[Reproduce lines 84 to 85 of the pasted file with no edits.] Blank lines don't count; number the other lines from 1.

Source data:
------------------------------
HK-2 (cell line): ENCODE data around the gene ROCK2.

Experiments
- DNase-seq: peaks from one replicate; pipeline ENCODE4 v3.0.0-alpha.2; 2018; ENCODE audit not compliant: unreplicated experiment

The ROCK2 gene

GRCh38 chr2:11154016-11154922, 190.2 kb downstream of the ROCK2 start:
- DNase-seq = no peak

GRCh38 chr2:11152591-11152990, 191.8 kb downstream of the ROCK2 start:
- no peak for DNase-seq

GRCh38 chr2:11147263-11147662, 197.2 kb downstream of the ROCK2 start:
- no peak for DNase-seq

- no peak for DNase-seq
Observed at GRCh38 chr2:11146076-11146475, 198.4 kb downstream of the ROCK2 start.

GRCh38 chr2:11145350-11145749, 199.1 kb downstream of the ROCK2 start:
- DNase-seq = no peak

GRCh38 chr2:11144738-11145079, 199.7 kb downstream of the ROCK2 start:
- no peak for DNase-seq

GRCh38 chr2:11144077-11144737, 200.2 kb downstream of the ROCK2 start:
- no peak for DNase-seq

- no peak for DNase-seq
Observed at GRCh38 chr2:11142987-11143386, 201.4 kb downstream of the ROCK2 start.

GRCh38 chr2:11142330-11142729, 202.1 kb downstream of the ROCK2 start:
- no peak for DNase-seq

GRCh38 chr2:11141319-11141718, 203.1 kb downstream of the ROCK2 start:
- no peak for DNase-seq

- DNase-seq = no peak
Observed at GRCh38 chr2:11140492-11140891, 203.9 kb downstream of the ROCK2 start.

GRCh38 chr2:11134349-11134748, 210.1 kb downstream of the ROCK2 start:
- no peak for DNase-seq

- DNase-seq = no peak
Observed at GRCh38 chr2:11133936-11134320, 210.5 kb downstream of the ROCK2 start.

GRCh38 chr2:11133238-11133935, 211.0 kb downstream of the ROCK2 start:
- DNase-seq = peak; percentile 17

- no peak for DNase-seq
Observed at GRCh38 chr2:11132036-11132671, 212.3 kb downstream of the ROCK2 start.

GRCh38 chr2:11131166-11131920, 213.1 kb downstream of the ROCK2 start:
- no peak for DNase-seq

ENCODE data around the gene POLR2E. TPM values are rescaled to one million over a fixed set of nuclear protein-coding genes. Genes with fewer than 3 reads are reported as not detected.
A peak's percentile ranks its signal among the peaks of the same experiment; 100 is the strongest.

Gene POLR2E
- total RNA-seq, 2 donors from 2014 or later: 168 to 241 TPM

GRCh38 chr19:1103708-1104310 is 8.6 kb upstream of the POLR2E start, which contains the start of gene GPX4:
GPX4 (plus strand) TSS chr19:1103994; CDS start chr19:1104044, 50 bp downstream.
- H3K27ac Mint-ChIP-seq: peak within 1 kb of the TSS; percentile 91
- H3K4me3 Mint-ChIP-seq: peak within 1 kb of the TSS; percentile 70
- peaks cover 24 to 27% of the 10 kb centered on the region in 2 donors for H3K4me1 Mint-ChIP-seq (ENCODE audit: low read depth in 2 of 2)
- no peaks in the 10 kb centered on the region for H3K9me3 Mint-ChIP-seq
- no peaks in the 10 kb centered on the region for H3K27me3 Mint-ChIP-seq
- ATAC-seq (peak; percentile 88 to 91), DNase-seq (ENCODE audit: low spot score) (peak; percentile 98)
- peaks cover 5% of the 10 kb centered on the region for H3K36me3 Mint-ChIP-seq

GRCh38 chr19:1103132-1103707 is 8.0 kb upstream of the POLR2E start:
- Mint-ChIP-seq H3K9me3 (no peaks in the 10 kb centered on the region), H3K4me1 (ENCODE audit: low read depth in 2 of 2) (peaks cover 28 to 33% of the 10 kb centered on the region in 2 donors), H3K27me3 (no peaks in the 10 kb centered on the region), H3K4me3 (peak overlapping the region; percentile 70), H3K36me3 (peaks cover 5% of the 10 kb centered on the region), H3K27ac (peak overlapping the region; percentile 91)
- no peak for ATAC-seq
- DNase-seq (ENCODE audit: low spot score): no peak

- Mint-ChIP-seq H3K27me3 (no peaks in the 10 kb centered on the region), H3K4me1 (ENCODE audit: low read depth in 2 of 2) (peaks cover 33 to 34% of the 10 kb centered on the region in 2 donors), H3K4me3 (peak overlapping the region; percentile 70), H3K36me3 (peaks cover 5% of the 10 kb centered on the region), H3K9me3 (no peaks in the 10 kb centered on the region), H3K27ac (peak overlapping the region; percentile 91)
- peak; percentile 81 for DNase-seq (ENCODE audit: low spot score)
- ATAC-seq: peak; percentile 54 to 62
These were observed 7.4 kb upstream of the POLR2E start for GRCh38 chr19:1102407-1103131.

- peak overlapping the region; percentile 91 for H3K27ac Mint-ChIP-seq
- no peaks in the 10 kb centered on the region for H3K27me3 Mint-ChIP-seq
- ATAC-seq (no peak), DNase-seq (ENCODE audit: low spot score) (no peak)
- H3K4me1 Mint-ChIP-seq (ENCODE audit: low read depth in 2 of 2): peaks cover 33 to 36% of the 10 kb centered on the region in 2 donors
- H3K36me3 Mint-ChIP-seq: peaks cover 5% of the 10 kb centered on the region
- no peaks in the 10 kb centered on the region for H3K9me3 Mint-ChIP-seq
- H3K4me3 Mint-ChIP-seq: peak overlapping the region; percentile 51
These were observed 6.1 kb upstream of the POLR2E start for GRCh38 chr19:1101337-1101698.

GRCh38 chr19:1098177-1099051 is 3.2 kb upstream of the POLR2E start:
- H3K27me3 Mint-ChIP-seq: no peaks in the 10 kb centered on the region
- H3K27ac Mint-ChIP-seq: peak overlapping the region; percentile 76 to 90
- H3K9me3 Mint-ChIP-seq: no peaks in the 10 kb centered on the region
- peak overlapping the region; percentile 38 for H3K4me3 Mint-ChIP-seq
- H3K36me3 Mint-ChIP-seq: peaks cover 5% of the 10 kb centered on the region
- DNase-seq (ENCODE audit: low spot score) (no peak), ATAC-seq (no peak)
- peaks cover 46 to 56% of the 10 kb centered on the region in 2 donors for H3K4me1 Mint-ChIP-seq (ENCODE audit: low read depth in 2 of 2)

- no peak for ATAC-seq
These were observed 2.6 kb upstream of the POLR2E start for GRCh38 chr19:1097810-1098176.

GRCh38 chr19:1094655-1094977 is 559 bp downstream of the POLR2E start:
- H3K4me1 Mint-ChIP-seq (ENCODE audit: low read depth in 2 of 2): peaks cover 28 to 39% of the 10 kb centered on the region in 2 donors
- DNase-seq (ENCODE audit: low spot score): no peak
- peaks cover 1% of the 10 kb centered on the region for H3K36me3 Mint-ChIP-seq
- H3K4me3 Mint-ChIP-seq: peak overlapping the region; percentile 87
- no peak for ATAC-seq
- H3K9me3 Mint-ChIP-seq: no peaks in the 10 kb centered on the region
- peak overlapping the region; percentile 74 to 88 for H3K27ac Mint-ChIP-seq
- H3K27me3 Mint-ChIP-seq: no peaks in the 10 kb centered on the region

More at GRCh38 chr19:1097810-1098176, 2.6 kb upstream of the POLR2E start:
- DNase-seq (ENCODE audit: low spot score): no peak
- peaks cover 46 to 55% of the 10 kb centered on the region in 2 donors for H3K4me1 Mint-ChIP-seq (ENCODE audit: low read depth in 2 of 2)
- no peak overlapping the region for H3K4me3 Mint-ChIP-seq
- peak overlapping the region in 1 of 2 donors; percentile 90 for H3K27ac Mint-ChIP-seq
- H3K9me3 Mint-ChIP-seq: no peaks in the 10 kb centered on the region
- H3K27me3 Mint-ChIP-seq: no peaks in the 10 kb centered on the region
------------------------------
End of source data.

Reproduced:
- H3K27me3 Mint-ChIP-seq: no peaks in the 10 kb centered on the region

More at GRCh38 chr19:1097810-1098176, 2.6 kb upstream of the POLR2E start: